Since November is ( for those who live in the U.S.) the month of Thanksgiving, I want to take the next three weeks to make daily posts about things I am grateful for. There was an old hymn I heard growing up called “Count your blessings”. So since I believe gratitude begets blessings, (and we could use a little more of that,) Come with me as we go on this journey of thankfulness.
“A candy-colored clown they call the sandman
Tiptoes to my room every night. Just to sprinkle stardust and to whisper,
“Go to sleep. Everything is all right.” “In Dreams” Roy Orbison
Well, I can not speak for everyone but at least for me, Will was right. I am the stuff that dreams are made of. Today I am grateful for Dreams both the literal and figurative types.
On your average night, I usually don’t remember what I dreamed about the night before. Last night, for example, is lost to me But when I do they are usually pretty intense. I guess I am lucky most of the dreams I recall are fanciful or at the very least benign. I rarely have frightening dreams now but I used to a lot as a child. Many of my dreams involve me living a different life entirely. A small child in England in the 1950s and a French sailor in Egypt are too common recurring ones. I also have lucid dreams a lot ( dreams where you become aware that you are dreaming and begin to direct the dream). They are a real source of creativity for me and a lot of poems have been written in my sleep. What other people dream about is fascinating to me.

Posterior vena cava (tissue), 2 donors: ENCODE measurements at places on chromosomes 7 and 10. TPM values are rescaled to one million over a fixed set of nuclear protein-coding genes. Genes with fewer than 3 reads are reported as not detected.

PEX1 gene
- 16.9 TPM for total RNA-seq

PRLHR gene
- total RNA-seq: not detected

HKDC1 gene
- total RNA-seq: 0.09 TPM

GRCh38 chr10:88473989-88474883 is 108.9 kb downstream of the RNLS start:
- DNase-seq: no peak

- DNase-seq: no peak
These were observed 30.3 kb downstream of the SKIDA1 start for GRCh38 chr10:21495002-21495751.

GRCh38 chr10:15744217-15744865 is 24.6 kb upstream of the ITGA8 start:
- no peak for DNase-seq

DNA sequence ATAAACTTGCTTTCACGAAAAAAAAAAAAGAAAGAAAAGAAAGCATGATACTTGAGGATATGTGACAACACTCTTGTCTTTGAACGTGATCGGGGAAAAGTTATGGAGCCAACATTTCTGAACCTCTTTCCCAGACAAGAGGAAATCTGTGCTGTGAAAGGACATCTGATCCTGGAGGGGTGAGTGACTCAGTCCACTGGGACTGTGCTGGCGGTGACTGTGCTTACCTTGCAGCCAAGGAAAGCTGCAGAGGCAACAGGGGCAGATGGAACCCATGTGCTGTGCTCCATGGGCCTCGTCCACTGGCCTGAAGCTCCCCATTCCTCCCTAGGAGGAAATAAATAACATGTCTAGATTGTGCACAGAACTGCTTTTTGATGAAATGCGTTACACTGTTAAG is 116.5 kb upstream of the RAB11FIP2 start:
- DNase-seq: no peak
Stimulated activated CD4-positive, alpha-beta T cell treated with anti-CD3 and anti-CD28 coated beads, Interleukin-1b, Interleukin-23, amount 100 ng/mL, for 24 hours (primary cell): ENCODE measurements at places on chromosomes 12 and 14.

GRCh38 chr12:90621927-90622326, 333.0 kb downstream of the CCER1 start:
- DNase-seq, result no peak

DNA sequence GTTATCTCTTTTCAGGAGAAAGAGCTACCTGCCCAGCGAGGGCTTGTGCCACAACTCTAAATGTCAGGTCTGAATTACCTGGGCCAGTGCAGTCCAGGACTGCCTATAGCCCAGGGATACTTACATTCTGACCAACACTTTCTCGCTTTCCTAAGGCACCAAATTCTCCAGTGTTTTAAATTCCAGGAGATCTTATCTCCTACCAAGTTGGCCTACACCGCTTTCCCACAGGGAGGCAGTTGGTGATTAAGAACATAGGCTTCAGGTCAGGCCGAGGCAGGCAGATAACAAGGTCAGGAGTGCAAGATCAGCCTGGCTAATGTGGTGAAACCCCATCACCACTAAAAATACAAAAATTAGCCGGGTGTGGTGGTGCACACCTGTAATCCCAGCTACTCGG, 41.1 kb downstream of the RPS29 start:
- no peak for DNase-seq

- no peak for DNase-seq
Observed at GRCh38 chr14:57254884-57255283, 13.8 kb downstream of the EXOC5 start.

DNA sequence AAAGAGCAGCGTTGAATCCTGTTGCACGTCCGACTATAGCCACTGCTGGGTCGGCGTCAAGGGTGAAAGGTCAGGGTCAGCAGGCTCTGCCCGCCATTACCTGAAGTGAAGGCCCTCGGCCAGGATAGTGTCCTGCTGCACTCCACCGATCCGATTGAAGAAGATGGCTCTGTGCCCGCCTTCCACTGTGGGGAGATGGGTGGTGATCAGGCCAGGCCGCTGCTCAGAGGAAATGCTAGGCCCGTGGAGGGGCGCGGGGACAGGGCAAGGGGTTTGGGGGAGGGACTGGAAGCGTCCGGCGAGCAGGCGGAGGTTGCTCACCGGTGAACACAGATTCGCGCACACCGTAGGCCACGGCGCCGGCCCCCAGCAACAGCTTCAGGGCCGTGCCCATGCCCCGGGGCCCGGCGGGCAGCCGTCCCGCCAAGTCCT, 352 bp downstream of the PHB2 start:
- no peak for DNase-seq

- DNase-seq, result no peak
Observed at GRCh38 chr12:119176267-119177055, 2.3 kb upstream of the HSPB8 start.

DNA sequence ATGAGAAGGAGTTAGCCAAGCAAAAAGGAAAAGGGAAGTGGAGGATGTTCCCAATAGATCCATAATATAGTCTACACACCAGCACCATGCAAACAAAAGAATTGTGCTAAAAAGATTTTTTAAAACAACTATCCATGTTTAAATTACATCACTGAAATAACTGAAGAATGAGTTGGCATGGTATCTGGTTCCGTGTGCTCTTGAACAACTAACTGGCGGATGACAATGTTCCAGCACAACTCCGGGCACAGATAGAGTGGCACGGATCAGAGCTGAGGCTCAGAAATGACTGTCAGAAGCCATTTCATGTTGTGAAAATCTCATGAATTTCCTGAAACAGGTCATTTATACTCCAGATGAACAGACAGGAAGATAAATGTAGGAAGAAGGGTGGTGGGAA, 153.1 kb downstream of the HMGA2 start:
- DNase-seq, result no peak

But more important than the literal dreams are the figurative ones. There’s a song by Peter Gabriel called “Mercy Street” and there’s a passage I like that goes:
“looking down on empty streets, all she can see
are the dreams all made solid
are the dreams all made real
all of the buildings, all of those cars
were once just a dream
in somebody’s head”
Most of the good things (and sadly bad things) in the world started in the savage garden of imagination. What we affirm or deny shapes so much of who we are and who we will or will not become. That’s why it is so important to gird ourselves verbally with children and be mindful of the damage our words can do.. Once that toxic waters of negativity begins to flow it is a difficult stream to ford. Those voices we hear as a child become our own many times as adults.
The good news is it is never too late to affirm the positive. We don’t have to wait for Spring. Thank you for the healing power of affirmative imagination. And to all those who have supported it in me with kind words and thoughtful actions. May I become increasingly aware and mindful of this and reflect it forward as well.